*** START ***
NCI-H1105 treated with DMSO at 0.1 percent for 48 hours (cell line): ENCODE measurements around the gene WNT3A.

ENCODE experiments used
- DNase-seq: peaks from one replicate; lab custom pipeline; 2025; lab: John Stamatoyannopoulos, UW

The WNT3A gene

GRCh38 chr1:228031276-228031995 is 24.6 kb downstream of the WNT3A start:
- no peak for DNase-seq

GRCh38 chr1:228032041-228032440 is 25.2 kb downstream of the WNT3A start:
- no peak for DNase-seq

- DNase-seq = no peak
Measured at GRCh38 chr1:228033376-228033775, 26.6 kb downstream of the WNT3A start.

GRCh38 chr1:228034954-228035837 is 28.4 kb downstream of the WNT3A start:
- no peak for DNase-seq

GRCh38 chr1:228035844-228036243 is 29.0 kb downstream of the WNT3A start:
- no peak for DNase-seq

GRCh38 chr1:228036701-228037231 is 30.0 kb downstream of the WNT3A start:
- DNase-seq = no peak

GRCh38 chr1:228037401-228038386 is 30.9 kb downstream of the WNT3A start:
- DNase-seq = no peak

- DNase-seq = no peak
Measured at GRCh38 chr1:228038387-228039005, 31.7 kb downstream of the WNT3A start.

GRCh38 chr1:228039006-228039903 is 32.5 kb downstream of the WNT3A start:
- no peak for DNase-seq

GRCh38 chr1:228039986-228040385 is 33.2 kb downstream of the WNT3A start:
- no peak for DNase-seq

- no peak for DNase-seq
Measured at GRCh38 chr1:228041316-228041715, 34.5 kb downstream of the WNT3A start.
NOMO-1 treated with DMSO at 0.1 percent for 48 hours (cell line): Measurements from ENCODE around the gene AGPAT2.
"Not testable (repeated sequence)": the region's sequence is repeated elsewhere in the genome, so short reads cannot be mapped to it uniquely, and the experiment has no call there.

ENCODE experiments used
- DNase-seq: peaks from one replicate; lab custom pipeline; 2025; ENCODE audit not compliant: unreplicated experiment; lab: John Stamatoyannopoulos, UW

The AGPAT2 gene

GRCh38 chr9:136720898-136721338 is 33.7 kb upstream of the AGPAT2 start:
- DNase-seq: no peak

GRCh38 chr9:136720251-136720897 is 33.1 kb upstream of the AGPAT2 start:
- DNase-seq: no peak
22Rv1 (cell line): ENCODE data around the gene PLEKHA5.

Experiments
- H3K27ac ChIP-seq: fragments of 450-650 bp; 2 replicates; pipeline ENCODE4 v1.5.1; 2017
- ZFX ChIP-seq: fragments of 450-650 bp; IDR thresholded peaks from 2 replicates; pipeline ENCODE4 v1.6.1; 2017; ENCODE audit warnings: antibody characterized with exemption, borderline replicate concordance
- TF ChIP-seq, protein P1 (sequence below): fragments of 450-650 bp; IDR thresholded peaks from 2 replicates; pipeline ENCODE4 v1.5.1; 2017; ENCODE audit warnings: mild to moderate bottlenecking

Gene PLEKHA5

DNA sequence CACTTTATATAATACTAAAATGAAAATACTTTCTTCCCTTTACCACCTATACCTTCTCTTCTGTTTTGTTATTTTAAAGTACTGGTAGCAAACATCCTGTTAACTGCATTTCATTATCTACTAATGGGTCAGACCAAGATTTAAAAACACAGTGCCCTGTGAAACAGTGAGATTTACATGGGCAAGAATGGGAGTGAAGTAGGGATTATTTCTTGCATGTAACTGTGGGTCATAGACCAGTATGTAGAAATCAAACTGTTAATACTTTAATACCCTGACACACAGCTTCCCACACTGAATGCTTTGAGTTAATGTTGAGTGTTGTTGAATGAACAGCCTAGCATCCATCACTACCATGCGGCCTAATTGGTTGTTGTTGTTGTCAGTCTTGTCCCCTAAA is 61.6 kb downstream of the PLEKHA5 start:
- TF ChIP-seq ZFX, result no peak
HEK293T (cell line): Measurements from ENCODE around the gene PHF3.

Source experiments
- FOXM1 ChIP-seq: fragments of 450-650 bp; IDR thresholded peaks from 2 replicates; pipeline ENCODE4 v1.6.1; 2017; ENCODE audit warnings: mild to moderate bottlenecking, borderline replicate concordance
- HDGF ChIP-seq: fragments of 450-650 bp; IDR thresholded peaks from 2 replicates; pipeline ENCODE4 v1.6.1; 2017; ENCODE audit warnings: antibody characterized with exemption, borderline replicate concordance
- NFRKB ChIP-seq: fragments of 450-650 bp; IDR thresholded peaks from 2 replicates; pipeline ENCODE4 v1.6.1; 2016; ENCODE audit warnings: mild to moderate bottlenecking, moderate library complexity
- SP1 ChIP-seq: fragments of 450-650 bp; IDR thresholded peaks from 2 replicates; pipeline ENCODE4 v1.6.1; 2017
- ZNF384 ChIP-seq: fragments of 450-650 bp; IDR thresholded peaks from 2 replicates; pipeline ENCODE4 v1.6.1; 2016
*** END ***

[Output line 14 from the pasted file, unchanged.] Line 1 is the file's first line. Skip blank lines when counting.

- no peak for DNase-seq